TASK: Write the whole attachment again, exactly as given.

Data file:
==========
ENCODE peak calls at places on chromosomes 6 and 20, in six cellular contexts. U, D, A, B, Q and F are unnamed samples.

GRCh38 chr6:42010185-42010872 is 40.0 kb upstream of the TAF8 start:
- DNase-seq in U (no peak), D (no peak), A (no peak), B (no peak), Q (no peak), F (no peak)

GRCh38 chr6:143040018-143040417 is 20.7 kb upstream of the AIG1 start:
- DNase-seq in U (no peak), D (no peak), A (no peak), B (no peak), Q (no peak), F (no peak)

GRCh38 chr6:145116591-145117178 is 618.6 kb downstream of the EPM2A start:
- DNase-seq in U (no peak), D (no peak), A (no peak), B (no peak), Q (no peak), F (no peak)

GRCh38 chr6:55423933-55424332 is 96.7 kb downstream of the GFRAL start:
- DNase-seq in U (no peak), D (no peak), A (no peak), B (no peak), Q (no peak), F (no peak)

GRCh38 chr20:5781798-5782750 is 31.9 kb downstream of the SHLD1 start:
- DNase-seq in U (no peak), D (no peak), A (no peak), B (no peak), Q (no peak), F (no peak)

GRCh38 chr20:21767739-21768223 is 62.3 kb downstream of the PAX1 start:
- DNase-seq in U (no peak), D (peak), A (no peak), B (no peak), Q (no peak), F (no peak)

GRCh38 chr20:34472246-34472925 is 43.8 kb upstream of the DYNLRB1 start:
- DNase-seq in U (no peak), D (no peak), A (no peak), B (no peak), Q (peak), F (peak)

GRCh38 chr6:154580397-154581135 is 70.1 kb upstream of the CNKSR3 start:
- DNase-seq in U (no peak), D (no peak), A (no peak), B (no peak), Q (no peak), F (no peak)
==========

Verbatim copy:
ENCODE peak calls at places on chromosomes 6 and 20, in six cellular contexts. U, D, A, B, Q and F are unnamed samples.

GRCh38 chr6:42010185-42010872 is 40.0 kb upstream of the TAF8 start:
- DNase-seq in U (no peak), D (no peak), A (no peak), B (no peak), Q (no peak), F (no peak)

GRCh38 chr6:143040018-143040417 is 20.7 kb upstream of the AIG1 start:
- DNase-seq in U (no peak), D (no peak), A (no peak), B (no peak), Q (no peak), F (no peak)

GRCh38 chr6:145116591-145117178 is 618.6 kb downstream of the EPM2A start:
- DNase-seq in U (no peak), D (no peak), A (no peak), B (no peak), Q (no peak), F (no peak)

GRCh38 chr6:55423933-55424332 is 96.7 kb downstream of the GFRAL start:
- DNase-seq in U (no peak), D (no peak), A (no peak), B (no peak), Q (no peak), F (no peak)

GRCh38 chr20:5781798-5782750 is 31.9 kb downstream of the SHLD1 start:
- DNase-seq in U (no peak), D (no peak), A (no peak), B (no peak), Q (no peak), F (no peak)

GRCh38 chr20:21767739-21768223 is 62.3 kb downstream of the PAX1 start:
- DNase-seq in U (no peak), D (peak), A (no peak), B (no peak), Q (no peak), F (no peak)

GRCh38 chr20:34472246-34472925 is 43.8 kb upstream of the DYNLRB1 start:
- DNase-seq in U (no peak), D (no peak), A (no peak), B (no peak), Q (peak), F (peak)

GRCh38 chr6:154580397-154581135 is 70.1 kb upstream of the CNKSR3 start:
- DNase-seq in U (no peak), D (no peak), A (no peak), B (no peak), Q (no peak), F (no peak)